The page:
(1) The term "nihongo" has been is reserved for "Japanese as a foreign language" although usage seems to shift in favour of the term "nihongo". Thus, a very popular TV-series on Japan's public NHK-channel is called "nihongo naruhodo juku" and not "kokugo naruhodo juku" although the school subject surely is still "kokugo". The latter meaning "state language" in direct translation.
(2) The English title of the cover of the book is "The issues for Japan 2001".
(3) See Suzuki (1990) on the attitude of the Japanese to their language and their search for a Japanese identity and the relationship of the Japanese language to "culture and nationhood" during the 80s
(4) See Hijiya-Kirschnereit ( 2002) on this topic. There is a short summary of her article in Japanese in German and English in Hijiya-Kirschnereit (2003)
(5) See in this respect the remarks of the producer of the "Nihongo naruhodo juku- series in the introduction to the April 2004:4 booklet accompanying the series when he writes "'nihongo buumu'-ga makiokotte imasu" (At present, there is a Japanese language boom (in Japan)). We must conclude that the massive import and use of loan words and the concurrent concern for the Japanese language do not preclude each other.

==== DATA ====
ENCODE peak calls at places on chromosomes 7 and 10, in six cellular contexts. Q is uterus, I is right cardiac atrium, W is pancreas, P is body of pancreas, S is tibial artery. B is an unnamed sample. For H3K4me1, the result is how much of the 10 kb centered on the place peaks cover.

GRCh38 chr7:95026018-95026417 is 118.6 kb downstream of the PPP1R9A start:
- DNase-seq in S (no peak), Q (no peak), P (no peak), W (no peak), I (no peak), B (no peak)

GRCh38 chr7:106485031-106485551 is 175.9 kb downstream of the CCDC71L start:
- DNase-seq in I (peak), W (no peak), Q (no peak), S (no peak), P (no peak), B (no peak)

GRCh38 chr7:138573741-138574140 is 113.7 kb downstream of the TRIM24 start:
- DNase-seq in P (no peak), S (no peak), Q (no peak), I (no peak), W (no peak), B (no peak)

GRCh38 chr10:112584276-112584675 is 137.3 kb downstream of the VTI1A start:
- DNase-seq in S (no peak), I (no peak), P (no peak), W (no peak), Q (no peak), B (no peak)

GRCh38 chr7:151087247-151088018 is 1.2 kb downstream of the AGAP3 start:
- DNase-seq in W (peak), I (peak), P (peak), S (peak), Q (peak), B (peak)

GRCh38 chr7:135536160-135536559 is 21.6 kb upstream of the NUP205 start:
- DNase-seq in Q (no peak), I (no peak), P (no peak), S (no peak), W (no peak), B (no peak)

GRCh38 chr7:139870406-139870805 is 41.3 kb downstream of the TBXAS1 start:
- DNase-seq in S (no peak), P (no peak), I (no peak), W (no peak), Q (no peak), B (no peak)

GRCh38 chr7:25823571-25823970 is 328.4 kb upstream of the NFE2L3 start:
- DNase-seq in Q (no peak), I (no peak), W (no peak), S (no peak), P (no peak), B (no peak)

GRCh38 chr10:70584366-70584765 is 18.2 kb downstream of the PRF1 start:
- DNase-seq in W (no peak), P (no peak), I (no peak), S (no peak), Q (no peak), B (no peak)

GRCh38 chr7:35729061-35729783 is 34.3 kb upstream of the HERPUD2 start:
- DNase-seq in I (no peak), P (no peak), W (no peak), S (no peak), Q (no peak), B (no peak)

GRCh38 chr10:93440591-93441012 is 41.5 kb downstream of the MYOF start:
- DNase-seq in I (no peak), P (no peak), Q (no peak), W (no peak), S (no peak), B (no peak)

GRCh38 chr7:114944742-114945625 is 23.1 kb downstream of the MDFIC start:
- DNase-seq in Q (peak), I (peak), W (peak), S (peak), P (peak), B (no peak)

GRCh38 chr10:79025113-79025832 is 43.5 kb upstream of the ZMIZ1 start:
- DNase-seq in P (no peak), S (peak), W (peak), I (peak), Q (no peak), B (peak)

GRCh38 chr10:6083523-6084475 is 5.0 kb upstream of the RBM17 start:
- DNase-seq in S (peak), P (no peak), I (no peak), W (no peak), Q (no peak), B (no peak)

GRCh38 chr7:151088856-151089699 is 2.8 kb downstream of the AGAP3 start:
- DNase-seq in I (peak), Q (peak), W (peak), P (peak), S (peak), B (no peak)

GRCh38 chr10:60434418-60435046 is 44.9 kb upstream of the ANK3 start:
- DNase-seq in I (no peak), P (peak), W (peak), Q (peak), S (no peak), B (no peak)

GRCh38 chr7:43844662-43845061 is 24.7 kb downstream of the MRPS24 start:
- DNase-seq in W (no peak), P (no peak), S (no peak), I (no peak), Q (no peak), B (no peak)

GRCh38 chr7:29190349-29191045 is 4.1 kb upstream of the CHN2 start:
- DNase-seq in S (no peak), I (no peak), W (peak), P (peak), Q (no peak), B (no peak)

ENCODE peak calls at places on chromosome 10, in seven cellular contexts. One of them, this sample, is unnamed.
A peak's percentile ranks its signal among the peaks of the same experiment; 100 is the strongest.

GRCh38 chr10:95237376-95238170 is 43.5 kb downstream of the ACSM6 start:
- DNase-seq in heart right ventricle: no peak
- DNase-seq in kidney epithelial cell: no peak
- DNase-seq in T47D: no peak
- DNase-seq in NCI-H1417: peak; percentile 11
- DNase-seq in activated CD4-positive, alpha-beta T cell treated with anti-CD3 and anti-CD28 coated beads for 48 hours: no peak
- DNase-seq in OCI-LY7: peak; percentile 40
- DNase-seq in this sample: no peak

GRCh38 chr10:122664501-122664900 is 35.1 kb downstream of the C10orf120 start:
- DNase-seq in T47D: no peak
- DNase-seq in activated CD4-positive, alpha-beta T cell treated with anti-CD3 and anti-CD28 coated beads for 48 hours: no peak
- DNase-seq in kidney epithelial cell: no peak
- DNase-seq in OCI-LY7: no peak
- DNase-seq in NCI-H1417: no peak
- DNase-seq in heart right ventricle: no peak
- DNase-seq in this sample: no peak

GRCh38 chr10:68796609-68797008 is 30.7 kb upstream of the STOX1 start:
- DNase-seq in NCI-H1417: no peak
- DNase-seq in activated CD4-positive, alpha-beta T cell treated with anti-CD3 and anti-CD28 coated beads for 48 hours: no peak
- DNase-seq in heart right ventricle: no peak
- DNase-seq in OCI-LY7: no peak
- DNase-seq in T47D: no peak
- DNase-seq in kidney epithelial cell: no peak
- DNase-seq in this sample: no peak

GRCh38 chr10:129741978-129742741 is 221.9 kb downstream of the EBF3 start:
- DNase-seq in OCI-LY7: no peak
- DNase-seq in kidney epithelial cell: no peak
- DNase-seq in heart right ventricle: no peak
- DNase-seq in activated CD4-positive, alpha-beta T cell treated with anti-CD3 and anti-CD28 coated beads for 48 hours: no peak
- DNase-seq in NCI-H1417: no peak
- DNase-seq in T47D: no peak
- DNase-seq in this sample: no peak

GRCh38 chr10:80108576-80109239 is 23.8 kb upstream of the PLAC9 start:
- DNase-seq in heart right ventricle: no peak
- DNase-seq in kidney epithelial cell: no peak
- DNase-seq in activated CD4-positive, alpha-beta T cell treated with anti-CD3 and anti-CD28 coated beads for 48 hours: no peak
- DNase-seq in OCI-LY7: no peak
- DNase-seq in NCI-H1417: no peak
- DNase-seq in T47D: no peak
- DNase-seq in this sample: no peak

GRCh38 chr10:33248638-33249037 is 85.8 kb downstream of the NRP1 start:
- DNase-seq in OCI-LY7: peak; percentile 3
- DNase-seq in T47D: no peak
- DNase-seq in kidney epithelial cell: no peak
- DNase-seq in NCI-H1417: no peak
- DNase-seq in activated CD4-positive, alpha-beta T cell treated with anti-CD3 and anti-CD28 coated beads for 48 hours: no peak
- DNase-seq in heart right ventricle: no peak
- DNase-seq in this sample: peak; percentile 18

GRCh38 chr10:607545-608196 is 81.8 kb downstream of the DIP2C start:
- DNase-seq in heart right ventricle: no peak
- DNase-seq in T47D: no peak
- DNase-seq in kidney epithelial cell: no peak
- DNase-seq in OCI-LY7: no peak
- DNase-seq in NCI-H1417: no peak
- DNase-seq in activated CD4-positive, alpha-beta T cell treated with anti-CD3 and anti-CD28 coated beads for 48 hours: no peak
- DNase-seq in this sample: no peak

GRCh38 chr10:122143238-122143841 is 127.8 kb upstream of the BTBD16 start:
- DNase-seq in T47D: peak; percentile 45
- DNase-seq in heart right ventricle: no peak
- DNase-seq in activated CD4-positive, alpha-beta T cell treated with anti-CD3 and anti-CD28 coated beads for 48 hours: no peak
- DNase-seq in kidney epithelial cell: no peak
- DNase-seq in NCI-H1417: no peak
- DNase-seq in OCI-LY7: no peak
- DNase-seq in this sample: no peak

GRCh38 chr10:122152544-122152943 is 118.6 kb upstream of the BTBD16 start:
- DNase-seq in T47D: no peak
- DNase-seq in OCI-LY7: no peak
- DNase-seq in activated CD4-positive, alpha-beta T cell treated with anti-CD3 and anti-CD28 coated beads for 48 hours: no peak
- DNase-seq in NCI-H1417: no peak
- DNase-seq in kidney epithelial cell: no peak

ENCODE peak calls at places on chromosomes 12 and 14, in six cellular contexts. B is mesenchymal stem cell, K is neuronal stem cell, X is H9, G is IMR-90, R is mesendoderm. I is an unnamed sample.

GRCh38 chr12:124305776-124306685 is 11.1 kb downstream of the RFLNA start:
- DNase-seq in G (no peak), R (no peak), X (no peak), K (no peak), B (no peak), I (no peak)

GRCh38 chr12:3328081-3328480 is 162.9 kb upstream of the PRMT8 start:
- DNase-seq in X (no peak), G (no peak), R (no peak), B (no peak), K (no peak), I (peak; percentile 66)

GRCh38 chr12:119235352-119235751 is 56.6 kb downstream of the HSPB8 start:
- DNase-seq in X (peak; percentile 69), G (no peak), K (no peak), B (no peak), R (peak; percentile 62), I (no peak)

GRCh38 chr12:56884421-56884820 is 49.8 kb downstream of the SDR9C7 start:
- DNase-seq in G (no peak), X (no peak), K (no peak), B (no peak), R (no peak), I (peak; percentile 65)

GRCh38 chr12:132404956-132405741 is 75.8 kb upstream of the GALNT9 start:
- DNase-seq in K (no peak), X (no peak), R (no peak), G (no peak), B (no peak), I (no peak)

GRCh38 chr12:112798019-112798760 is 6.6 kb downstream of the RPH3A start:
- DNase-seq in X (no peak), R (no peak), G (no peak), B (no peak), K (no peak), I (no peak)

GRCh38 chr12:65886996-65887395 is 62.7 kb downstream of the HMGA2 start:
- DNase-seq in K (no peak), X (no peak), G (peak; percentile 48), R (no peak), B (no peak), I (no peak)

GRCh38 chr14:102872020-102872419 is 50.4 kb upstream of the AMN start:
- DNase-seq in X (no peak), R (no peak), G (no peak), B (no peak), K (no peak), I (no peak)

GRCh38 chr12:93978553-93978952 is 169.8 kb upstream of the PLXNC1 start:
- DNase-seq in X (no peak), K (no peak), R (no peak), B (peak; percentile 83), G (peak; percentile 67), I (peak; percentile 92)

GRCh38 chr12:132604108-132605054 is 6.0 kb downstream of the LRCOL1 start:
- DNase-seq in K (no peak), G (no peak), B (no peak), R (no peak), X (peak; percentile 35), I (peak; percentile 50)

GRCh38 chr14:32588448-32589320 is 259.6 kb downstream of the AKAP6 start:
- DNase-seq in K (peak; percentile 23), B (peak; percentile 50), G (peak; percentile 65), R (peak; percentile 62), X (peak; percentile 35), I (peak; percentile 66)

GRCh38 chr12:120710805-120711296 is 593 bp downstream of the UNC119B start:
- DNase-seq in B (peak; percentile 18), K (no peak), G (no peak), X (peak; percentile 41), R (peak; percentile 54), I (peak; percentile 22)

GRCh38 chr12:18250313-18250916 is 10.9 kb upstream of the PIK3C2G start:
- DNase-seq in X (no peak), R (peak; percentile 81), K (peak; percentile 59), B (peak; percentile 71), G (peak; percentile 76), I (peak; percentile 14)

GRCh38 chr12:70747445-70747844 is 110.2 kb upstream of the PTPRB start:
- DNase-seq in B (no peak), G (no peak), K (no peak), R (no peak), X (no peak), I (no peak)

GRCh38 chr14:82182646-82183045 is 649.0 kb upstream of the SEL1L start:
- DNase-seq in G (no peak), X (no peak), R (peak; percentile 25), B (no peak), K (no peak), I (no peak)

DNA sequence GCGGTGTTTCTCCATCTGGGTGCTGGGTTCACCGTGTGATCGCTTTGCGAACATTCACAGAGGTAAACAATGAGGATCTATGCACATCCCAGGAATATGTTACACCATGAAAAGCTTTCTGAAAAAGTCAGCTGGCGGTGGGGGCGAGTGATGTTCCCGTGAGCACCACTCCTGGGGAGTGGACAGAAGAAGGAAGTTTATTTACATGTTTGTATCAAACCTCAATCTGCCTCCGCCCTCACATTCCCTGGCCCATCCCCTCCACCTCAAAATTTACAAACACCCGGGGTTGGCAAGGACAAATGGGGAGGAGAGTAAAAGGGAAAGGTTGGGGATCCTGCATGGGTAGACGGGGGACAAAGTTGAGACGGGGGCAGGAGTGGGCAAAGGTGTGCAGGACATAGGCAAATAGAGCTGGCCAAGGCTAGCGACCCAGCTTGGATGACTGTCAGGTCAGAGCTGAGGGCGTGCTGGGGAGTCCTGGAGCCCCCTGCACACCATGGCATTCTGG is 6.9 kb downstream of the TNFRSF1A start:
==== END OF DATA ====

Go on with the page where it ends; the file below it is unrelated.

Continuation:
(6) See f. ex. Dale, Peter N. The myth of Japanese Uniqueness. London: Croom Helm and Nissan Institute for Japanese Studies and Miller Roy Andrew (1982) Japan's modern myth: The Language and Beyond. New York: Weatherhill.
(7) "Linguistic culture" is characterized by Schiffman (1996:5) as "the set of behaviours, assumptions, cultural forms, prejudices, folk belief systems, attitudes, stereotypes, ways of thinking about language, and religio-historical circumstances associated with a particular language". In other words, it is the myths that a speech community holds about language in general and its language in particular concerning the maintenance and transmission of the language in question.